(E) How well the water source is protected against contamination, such as whether it is a surface or groundwater system. Groundwater systems must consider factors such as depth of the well, the type of soil, and wellhead protection. Surface water systems must consider watershed protection.
(9) As a condition of the waiver a groundwater system must take one sample at each sampling point during the time the waiver is effective (i.e., one sample during two compliance periods or six years) and update its vulnerability assessment considering the factors listed in paragraph (f)(8) of this section. Based on this vulnerability assessment the State must reconfirm that the system is non-vulnerable. If the State does not make this reconfirmation within three years of the initial determination, then the waiver is invalidated and the system is required to sample annually as specified in paragraph (5) of this section.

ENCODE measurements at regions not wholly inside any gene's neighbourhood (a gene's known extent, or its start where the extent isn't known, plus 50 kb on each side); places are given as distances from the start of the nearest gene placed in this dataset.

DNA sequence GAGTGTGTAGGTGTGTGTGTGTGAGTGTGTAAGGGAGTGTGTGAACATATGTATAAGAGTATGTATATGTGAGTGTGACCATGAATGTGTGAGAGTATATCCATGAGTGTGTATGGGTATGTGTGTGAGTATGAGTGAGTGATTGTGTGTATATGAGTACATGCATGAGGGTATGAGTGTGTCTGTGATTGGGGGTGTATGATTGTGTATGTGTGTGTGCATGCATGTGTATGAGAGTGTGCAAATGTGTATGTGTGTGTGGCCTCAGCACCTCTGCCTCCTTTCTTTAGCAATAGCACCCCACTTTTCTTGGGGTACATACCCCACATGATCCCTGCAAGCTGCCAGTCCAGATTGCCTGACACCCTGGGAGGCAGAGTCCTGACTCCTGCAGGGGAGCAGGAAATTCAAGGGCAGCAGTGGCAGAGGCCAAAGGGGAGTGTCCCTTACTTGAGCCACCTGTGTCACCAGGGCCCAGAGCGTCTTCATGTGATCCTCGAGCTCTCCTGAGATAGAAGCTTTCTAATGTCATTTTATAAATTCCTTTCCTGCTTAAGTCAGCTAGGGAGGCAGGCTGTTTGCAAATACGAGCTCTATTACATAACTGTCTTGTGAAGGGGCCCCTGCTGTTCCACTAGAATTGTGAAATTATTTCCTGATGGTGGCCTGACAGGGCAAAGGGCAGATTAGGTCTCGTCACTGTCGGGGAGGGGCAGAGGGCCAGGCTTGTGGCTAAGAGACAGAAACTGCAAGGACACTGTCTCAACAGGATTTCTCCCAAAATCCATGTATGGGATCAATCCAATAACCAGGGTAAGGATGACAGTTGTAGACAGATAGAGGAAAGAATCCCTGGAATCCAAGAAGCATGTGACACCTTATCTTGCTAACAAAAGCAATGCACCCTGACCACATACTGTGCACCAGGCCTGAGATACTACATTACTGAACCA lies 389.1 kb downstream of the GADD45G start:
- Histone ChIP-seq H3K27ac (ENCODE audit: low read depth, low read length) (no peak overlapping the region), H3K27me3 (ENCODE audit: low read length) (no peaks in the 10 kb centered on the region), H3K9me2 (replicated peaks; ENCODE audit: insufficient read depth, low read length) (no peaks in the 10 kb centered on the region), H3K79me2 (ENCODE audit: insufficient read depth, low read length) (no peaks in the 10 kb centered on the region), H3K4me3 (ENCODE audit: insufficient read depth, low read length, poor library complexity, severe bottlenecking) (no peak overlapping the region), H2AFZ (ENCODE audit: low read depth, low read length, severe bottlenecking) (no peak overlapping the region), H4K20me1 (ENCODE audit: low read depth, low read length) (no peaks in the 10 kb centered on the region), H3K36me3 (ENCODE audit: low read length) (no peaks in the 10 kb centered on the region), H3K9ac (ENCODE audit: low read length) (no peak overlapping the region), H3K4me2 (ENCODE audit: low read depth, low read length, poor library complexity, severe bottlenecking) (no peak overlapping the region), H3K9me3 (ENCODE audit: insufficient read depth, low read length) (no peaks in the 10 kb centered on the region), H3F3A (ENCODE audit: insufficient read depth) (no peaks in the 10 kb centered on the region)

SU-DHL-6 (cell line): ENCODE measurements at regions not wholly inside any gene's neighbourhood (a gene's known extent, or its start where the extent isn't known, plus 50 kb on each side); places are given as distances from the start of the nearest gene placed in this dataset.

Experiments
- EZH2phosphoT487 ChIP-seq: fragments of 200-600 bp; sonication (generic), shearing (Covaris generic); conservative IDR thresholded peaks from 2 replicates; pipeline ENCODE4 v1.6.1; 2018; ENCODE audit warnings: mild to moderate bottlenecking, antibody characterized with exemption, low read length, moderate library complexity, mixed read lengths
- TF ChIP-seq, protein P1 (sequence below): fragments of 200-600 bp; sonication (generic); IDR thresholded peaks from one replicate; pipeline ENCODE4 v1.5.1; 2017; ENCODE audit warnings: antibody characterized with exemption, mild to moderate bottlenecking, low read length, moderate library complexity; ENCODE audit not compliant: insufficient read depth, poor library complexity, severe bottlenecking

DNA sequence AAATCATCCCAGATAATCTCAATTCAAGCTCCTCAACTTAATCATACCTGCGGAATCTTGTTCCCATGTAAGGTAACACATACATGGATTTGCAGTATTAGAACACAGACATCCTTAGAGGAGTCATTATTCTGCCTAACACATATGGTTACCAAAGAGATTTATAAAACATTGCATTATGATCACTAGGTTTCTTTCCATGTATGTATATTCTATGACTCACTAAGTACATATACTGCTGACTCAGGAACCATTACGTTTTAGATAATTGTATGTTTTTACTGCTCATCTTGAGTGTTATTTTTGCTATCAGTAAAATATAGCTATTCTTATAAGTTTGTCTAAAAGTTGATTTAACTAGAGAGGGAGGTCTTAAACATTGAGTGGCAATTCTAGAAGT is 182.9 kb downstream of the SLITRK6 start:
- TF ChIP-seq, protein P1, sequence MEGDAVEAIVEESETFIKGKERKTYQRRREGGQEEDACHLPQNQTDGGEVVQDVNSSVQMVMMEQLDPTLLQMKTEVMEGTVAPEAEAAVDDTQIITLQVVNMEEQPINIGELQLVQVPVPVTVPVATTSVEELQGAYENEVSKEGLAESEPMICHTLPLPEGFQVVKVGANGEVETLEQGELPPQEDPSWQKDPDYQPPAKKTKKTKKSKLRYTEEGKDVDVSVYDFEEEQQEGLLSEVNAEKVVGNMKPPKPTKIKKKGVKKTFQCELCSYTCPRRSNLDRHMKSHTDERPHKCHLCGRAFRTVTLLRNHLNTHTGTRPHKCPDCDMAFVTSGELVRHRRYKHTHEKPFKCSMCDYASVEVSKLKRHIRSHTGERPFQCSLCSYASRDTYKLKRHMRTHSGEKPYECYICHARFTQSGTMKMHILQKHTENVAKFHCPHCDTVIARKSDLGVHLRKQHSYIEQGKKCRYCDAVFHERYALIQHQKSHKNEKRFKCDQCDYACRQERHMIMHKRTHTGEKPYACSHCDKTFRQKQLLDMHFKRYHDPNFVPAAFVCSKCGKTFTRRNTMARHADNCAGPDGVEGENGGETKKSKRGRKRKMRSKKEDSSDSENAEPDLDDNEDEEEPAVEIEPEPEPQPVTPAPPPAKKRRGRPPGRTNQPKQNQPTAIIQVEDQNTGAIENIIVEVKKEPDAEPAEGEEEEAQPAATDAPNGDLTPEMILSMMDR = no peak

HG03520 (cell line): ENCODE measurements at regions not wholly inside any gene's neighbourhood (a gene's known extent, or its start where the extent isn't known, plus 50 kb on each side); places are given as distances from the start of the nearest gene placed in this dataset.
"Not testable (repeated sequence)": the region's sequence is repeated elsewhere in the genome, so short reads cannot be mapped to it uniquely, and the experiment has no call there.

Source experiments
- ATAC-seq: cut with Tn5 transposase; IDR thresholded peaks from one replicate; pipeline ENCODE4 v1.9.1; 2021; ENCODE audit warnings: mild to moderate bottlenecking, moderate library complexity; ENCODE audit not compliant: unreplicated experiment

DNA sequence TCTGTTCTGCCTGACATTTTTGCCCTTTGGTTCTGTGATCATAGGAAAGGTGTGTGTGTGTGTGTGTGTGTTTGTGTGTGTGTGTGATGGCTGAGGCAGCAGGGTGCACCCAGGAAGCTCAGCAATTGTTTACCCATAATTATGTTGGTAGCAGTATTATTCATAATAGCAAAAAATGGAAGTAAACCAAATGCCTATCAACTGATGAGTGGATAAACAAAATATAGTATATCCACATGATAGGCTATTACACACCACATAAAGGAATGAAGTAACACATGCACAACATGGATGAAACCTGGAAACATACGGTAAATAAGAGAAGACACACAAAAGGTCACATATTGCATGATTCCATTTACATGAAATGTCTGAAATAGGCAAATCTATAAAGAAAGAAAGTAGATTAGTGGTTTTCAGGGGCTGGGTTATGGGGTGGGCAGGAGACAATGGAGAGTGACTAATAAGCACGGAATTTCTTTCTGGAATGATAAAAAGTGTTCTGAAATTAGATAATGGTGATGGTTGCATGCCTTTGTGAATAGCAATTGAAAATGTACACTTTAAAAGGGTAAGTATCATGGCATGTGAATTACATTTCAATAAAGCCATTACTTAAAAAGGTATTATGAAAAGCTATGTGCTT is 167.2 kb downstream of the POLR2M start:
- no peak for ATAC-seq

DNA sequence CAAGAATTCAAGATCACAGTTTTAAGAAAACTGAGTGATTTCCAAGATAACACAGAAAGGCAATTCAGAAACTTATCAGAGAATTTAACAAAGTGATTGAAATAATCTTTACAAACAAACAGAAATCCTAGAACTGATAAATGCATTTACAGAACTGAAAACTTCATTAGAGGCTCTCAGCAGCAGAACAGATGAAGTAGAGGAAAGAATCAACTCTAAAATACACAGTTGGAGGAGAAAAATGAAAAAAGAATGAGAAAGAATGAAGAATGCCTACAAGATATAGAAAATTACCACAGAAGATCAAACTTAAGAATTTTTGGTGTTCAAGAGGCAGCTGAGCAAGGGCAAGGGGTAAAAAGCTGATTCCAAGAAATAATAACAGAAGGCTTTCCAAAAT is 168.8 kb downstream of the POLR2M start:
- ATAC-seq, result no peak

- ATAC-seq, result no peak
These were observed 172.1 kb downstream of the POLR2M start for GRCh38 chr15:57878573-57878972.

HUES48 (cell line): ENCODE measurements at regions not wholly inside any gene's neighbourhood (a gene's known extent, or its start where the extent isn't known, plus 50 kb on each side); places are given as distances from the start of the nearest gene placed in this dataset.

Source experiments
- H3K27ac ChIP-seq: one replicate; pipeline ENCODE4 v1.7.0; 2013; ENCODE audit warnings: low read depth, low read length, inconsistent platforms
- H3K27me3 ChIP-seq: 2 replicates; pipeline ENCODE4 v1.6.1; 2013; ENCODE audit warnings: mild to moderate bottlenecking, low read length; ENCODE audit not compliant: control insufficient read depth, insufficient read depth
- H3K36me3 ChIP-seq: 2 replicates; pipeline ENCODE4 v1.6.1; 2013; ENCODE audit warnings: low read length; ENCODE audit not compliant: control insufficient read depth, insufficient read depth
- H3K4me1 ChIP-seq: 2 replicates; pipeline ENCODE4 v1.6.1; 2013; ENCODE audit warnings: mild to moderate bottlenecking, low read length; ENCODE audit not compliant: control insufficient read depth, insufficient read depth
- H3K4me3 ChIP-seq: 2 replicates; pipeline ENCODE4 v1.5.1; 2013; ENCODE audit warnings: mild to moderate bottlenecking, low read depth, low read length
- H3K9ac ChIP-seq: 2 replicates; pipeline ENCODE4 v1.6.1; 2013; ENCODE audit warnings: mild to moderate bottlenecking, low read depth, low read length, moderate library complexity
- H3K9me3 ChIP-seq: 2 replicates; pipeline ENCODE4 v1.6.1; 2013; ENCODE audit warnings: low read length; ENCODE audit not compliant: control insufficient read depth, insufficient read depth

(10) Each community and non-transient non-community surface water system which does not detect a contaminant listed in § 141.61(a) (1) through (21) may apply to the State for a waiver from the requirements of (f)(5) of this section after completing the initial monitoring. Composite samples from a maximum of five sampling points are allowed, provided that the detection limit of the method used for analysis is less than one-fifth of the MCL. Systems meeting this criterion must be determined by the State to be non-vulnerable based on a vulnerability assessment during each compliance period. Each system receiving a waiver shall sample at the frequency specified by the State (if any).
(11) If a contaminant listed in § 141.61(a) (2) through (21) is detected at a level exceeding 0.0005 mg/l in any sample, then:
(i) The system must monitor quarterly at each sampling point which resulted in a detection.